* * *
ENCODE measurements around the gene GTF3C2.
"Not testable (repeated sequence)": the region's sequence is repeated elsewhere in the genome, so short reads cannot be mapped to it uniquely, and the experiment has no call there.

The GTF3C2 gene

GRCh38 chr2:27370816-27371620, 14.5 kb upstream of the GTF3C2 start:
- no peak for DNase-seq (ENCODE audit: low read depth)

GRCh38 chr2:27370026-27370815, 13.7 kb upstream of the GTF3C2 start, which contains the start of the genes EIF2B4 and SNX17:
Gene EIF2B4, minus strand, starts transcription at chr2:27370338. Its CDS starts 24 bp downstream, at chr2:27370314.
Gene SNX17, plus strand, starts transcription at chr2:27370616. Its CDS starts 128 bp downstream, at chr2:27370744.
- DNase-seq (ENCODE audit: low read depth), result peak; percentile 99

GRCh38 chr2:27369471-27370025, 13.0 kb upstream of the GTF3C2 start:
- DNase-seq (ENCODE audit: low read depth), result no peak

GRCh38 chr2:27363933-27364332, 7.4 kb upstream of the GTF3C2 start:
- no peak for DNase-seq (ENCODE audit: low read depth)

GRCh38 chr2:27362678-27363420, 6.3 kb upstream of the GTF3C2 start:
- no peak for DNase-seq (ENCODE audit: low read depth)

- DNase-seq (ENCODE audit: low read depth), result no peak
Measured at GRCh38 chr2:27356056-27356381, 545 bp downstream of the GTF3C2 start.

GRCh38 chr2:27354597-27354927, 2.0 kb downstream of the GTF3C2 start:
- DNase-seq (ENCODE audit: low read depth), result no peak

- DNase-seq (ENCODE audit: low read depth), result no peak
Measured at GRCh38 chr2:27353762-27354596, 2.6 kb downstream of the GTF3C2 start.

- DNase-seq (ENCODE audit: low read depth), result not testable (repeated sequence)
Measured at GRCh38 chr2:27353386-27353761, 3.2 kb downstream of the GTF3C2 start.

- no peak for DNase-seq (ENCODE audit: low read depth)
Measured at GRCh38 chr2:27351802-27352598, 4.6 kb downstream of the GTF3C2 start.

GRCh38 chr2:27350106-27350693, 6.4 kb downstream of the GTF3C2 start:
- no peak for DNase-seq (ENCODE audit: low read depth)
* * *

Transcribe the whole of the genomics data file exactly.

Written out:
ENCODE measurements around the gene GTF3C2.
"Not testable (repeated sequence)": the region's sequence is repeated elsewhere in the genome, so short reads cannot be mapped to it uniquely, and the experiment has no call there.

The GTF3C2 gene

GRCh38 chr2:27370816-27371620, 14.5 kb upstream of the GTF3C2 start:
- no peak for DNase-seq (ENCODE audit: low read depth)

GRCh38 chr2:27370026-27370815, 13.7 kb upstream of the GTF3C2 start, which contains the start of the genes EIF2B4 and SNX17:
Gene EIF2B4, minus strand, starts transcription at chr2:27370338. Its CDS starts 24 bp downstream, at chr2:27370314.
Gene SNX17, plus strand, starts transcription at chr2:27370616. Its CDS starts 128 bp downstream, at chr2:27370744.
- DNase-seq (ENCODE audit: low read depth), result peak; percentile 99

GRCh38 chr2:27369471-27370025, 13.0 kb upstream of the GTF3C2 start:
- DNase-seq (ENCODE audit: low read depth), result no peak

GRCh38 chr2:27363933-27364332, 7.4 kb upstream of the GTF3C2 start:
- no peak for DNase-seq (ENCODE audit: low read depth)

GRCh38 chr2:27362678-27363420, 6.3 kb upstream of the GTF3C2 start:
- no peak for DNase-seq (ENCODE audit: low read depth)

- DNase-seq (ENCODE audit: low read depth), result no peak
Measured at GRCh38 chr2:27356056-27356381, 545 bp downstream of the GTF3C2 start.

GRCh38 chr2:27354597-27354927, 2.0 kb downstream of the GTF3C2 start:
- DNase-seq (ENCODE audit: low read depth), result no peak

- DNase-seq (ENCODE audit: low read depth), result no peak
Measured at GRCh38 chr2:27353762-27354596, 2.6 kb downstream of the GTF3C2 start.

- DNase-seq (ENCODE audit: low read depth), result not testable (repeated sequence)
Measured at GRCh38 chr2:27353386-27353761, 3.2 kb downstream of the GTF3C2 start.

- no peak for DNase-seq (ENCODE audit: low read depth)
Measured at GRCh38 chr2:27351802-27352598, 4.6 kb downstream of the GTF3C2 start.

GRCh38 chr2:27350106-27350693, 6.4 kb downstream of the GTF3C2 start:
- no peak for DNase-seq (ENCODE audit: low read depth)